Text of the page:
In the RPGs Fallout and Fallout 2 as in the tactic game Fallout Tactics: Brotherhood of Steel, you had a certain amount of Action Points (AP) which you expended to move or fire a weapon. Spending more APs in a turn for aiming let you chose a body part to shoot at — which always decreased the to-hit-chance but dealt special damage to the opponent, with successful head-shots dealing massive damage and stunning the enemy, sometimes killing him instantly (exploding head). But in the current version of the Action-RPG Fallout 3 is, V.A.T.S. rather feels like a cheat mode. There are three reasons for this: First, you can queue up several shots, with big body parts costing less APs than, let’s say, the head. But we always could queue up at least two shots, and mostly three, thereby doubling or tripling our to-hit chance. Second, regardless of what body part you hit in V.A.T.S. mode, the opponent will die. We killed a Super Mutant by shooting his leg with a pistol. Third, the APs regenerate far too quickly, we never activated the V.A.T.S. mode in our half-hour of play without being able to use it. So instead of using this mode a couple of times each hour like you would a high-level spell in Oblivion, we were basically using it for every single fight, making things too easy for our liking (playing on “normal” mode). Apart from using basic shooter skills like dodging, taking cover and not running into a group of superior opponents, we couldn’t find any tactics involved. As long as you don’t consider picking the body part with the highest to-hit probability as tactics.[...]
So from this experience, from our talking to Pete Hines and from everything else we’ve learned so far about Fallout 3, we’d say that if you look for a return to the world of Fallout, or if you’d like to play an Action-RPG not closely resembling, but still similar to Oblivion (with another setting, of course), Fallout 3 is one of the games to watch for you this Fall. We think the wit, the cynicism, the fun will be there, again. But Bethesda will have to tweak the V.A.T.S. system to make it less powerful, or its “reload time” longer — otherwise, experienced gamers will feel like cheating most of the time.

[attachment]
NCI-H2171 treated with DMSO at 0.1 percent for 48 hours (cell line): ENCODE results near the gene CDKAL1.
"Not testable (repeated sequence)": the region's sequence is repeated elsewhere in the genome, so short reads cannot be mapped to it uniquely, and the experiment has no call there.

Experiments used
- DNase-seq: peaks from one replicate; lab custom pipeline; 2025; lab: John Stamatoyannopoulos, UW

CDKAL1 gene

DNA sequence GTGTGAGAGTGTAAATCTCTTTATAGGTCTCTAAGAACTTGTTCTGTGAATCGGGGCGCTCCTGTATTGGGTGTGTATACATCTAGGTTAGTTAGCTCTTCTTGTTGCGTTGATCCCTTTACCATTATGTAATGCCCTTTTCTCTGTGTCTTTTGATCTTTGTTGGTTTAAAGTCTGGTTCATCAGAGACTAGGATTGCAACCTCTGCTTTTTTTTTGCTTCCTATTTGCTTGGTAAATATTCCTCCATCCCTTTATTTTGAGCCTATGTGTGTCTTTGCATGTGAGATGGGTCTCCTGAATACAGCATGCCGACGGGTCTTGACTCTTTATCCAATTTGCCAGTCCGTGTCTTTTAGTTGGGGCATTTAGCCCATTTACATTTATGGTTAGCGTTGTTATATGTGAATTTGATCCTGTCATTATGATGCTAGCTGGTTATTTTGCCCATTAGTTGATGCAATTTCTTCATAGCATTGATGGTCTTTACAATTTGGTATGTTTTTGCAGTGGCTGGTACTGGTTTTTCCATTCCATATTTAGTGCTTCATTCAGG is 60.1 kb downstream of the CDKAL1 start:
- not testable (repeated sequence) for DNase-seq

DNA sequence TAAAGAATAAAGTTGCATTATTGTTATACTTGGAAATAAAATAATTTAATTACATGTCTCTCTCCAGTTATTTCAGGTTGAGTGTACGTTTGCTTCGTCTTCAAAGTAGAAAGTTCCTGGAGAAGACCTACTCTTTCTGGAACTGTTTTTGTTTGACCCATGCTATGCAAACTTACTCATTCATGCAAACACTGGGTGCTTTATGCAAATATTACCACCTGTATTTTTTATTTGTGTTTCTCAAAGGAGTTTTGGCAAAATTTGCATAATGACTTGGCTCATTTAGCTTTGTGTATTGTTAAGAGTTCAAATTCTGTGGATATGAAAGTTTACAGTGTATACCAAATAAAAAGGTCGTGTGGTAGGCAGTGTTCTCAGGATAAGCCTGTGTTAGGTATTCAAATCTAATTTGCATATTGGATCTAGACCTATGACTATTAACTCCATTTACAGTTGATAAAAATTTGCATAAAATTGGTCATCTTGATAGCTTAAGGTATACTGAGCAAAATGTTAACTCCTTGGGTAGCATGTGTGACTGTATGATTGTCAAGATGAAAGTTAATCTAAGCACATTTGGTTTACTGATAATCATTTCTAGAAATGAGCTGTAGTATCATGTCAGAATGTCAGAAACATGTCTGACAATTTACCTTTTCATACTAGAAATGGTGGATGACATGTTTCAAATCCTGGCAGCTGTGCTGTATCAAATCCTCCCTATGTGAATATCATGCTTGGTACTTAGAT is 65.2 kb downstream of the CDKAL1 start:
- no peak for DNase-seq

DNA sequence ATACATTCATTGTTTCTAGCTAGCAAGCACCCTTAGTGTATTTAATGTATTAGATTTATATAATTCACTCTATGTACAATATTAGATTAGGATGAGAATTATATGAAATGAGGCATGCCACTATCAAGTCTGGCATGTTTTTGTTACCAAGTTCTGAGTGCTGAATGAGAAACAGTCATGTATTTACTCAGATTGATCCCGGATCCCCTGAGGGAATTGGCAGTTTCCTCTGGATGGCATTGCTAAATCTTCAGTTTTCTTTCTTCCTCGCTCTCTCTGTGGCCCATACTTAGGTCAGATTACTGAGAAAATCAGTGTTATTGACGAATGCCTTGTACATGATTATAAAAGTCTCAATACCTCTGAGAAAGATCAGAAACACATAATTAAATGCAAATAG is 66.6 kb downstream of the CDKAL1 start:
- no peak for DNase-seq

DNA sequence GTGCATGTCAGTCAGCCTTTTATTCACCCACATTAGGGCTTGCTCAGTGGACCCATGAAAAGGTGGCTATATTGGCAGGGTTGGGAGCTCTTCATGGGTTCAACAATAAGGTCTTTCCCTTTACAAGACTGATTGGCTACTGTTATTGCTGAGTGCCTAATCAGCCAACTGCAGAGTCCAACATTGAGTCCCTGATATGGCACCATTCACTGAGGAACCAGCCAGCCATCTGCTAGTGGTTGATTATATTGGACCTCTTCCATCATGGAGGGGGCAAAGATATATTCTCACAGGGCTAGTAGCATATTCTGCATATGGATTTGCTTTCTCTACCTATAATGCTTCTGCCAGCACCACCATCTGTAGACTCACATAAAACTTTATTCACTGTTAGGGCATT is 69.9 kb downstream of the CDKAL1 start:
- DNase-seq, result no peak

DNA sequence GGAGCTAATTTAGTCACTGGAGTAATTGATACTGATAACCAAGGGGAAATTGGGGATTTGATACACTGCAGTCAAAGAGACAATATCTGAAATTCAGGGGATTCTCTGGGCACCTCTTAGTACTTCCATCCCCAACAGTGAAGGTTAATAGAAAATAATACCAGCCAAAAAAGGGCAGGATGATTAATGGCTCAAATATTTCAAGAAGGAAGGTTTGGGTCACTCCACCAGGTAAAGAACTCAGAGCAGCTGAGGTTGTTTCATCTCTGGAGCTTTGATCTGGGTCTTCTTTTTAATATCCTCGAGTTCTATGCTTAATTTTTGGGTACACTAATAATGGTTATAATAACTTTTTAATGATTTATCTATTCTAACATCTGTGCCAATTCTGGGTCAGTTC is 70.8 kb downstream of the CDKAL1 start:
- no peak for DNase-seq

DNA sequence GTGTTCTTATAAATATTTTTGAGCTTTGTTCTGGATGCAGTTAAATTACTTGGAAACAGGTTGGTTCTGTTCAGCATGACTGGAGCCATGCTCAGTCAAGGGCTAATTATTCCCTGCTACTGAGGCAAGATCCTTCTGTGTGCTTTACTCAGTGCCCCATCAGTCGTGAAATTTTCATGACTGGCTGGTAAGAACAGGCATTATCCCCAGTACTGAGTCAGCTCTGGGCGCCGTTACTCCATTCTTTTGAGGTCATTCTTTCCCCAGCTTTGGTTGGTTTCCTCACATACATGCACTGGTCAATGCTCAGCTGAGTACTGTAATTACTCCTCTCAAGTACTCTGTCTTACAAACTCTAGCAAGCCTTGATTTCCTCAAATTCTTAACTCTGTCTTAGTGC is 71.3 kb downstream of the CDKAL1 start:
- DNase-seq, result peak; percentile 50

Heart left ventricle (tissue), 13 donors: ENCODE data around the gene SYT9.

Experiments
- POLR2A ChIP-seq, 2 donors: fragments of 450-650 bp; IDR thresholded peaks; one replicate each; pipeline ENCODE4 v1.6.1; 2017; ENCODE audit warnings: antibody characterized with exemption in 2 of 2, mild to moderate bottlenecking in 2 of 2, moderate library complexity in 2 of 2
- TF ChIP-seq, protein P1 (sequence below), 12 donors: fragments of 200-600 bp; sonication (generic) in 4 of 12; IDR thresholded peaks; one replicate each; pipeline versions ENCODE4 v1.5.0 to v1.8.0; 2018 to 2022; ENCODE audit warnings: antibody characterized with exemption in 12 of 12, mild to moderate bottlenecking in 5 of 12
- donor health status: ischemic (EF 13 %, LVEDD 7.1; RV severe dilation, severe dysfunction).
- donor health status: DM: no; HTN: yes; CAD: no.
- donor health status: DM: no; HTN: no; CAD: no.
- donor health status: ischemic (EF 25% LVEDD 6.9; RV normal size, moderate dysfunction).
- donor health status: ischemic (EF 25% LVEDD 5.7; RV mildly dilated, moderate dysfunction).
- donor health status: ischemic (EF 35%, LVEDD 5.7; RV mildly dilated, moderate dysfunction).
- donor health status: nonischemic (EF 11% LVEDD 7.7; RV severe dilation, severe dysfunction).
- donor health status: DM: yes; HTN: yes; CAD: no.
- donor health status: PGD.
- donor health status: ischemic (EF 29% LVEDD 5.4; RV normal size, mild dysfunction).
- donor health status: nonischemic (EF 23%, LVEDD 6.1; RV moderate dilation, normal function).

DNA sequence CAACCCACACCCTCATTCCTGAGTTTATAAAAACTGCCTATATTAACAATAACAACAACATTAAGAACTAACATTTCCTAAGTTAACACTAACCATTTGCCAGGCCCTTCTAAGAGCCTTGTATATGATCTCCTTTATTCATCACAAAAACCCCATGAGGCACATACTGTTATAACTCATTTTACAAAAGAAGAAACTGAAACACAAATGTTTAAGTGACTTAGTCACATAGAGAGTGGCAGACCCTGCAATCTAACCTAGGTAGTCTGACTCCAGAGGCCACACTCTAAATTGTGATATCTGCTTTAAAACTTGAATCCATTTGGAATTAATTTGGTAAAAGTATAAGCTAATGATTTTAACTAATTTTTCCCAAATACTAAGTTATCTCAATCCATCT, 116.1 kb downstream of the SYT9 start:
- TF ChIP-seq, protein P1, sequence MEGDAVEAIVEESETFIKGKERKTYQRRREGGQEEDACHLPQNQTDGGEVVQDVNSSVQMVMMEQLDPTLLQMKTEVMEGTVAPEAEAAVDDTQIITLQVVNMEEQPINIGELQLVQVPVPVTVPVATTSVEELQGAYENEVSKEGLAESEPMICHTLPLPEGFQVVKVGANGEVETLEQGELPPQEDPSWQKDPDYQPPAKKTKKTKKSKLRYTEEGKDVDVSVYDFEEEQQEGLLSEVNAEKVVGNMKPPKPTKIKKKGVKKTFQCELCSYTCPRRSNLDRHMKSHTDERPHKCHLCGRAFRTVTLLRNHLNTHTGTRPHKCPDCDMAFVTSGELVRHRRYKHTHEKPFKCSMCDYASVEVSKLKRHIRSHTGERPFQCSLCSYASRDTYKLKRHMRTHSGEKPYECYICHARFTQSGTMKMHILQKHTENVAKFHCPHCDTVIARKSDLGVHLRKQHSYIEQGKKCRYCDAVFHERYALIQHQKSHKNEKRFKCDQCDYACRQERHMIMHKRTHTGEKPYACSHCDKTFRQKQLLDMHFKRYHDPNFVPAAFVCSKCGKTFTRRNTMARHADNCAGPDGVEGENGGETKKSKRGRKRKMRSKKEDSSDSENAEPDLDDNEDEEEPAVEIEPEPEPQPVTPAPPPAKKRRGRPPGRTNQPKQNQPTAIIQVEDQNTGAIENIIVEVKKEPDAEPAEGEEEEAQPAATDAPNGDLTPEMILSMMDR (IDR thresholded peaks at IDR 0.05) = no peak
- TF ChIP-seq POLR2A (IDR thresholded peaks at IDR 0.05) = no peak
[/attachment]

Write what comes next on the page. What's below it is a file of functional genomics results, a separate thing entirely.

If, on the other hand, you played Interplay’s predecessor RPGs mainly because you liked the turn-based, tactical fighting, you’ll definitely be disappointed. Because there’s a lot of fighting, but much less tactics than in various tactical shooters…
Fallout 3 preview at Eurogamer:
Perhaps it’s just bad timing. Perhaps it’s unfortunate juxtaposition. Fallout 3 made its E3 debut in a demonstration at Microsoft’s Xbox 360 briefing in close proximity to Gears of War 2 and Resident Evil 5. All of a sudden, in that context, this very special follow-up to some of the most revered properties in role-playing gaming – venerable Interplay classic Fallout, and developer Bethesda’s recent smash hit Oblivion – didn’t look so special any more.
The barren, broken landscape, the deformed mutant enemies, the muted brown colour scheme, the developers enthusiastically detailing the myriad options for amusing dismemberment, gore, explosions and carnage. It all became a bit of a blur. Then EA showed Dead Space and Left 4 Dead and Rage, and Sony showed Resistance 2, and Take-Two showed Borderlands, and on and on for the rest of the week until – despite the quality of several of these games – the blur became a huge, ugly, indistinguishable smear across the whole of E3. A smear that Fallout 3, of all games, really shouldn’t be getting lost in.
So, yes – it was bad luck. After all, you can hardly expect a Fallout game to be about anything other than a post-apocalyptic world beset with mutants, and it isn’t Bethesda’s fault that the current commercial and political landscape has given the games industry an unhealthier-than-usual obsession with that subject matter. You can, however, expect Bethesda to approach it with polish, sophistication and a unique sense of humour – and this is exactly where we found our half-hour hands-on demo lacking.